[21, 22]. We treated our patients based on this approach, i.e., II radical hysterectomy. Adjuvant therapy in terms of pelvic
surgery alone for low-risk patients and multimodal combined irradiation offers no survival benefit for our patients with large
surgery and radiation treatment for high-risk patients. The cervical lesions (54.8%) and these results are quite similar to
survival rates in our study ranged from 84.3 to 95.4% depend- the survival of patients with larger tumors treated with primary
ing on the disease stage. The results are comparable to those radiation therapy [42, 44]. Adjuvant radiation therapy among
of other series employing more radical procedures [21, 23, our patients offers better local control of the disease, resulting
37, 39]. in a decreased local recurrence rate (45.4%) compared with
The disease-specific survival at 5 years for the patients in 87.5% for those patients treated with surgery alone (P <
this study was proven very good for stage IA (100%) and IB1 0.001). On the other hand patients who received combination
(95.1%) as well as for early stage II disease (86.3%). Thus, for therapy had a higher incidence of distant metastases (54.6%)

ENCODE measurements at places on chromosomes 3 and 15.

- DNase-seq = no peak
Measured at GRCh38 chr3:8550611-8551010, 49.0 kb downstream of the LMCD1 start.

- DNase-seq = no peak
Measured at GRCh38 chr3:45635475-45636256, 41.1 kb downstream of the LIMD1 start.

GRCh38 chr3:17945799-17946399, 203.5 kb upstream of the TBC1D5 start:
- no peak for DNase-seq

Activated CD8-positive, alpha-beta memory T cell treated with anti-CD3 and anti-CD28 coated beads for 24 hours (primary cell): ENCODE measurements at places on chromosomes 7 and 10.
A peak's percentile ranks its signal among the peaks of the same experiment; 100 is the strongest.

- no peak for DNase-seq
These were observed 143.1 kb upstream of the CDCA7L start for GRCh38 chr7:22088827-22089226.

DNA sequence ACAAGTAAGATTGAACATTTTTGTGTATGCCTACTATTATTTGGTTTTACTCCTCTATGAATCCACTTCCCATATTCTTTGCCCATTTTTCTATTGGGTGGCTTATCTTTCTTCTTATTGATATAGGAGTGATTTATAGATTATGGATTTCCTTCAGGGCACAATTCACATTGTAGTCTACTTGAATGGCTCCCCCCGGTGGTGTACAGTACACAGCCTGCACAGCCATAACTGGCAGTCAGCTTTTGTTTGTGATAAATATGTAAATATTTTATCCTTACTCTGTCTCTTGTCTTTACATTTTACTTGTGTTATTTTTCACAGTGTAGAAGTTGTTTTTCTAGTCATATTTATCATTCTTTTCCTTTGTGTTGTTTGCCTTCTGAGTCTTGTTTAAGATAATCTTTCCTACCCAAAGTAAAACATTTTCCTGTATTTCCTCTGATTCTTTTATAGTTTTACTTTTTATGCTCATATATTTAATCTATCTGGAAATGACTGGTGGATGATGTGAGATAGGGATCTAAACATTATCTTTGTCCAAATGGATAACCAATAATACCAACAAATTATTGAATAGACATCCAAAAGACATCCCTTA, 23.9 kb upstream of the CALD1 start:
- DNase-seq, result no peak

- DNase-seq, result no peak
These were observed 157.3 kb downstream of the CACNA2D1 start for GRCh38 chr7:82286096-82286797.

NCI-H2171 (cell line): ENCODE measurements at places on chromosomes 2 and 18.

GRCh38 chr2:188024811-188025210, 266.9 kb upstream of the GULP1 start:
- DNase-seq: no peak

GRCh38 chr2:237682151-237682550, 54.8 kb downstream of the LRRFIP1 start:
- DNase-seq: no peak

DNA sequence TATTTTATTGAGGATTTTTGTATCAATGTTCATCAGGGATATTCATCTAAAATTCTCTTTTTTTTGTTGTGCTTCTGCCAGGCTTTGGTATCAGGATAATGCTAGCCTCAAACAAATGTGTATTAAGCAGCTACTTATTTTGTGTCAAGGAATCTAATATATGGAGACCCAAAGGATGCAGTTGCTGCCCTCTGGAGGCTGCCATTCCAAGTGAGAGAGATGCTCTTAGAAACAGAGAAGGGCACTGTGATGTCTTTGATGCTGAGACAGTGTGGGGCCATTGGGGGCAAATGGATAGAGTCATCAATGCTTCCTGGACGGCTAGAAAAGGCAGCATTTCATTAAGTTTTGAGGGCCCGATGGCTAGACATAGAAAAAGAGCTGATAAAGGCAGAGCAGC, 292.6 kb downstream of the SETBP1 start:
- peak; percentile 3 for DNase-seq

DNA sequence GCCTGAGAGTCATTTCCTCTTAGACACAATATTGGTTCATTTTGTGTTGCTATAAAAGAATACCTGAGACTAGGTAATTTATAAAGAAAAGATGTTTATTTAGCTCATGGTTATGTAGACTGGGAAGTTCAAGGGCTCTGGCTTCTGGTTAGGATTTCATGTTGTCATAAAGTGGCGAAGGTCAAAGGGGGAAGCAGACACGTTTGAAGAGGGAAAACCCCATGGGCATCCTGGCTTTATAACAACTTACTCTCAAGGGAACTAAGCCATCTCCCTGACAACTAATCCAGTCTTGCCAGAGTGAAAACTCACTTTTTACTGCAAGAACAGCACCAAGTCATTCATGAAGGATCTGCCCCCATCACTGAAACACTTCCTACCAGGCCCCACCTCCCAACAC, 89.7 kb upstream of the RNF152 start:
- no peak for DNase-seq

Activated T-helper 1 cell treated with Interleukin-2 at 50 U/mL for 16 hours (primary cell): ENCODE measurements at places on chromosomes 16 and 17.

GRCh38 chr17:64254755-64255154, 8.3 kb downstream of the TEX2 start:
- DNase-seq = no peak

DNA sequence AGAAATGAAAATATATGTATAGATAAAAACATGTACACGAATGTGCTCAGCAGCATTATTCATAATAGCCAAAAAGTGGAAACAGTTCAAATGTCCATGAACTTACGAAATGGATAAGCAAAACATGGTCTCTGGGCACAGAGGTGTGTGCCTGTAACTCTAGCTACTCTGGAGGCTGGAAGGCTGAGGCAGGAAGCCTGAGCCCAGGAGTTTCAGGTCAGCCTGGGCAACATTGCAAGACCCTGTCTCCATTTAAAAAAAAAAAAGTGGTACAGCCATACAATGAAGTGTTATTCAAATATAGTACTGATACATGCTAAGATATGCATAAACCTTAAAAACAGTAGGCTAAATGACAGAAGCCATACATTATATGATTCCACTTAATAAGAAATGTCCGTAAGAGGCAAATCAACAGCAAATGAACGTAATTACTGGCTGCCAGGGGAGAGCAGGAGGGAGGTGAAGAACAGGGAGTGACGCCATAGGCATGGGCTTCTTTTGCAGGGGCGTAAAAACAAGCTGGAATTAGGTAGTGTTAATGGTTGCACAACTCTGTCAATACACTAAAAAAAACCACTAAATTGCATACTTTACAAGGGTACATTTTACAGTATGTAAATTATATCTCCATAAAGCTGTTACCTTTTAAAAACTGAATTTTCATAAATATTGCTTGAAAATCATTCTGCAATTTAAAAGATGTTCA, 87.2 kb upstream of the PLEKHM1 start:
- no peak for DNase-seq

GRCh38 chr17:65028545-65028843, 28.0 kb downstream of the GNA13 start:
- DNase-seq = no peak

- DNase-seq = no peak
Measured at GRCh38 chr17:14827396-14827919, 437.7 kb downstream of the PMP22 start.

tumors smaller than 4 cm modified radical hysterectomy was than those treated with surgery alone (12.5%) (P < 0.001).
proven adequate to control the disease. Other reports also have These results confirm other reports and do support the concept
indicated comparable 5-year survival rates with similar recur- that adjuvant radiation therapy may reduce the incidence of
rence rates (6 8%) in patients with tumors smaller than 2 cm pelvic recurrences in high-risk patients [19, 22, 23, 45].
and early stromal invasion treated with radical hysterectomy Pelvic lymphadenectomy was routinely performed in all our
[13, 40]. patients irrespective of the size of the tumor and depth of
The low rates of central pelvic recurrence among our pa- invasion. The rate of pelvic node metastases was 14.9%. Anal-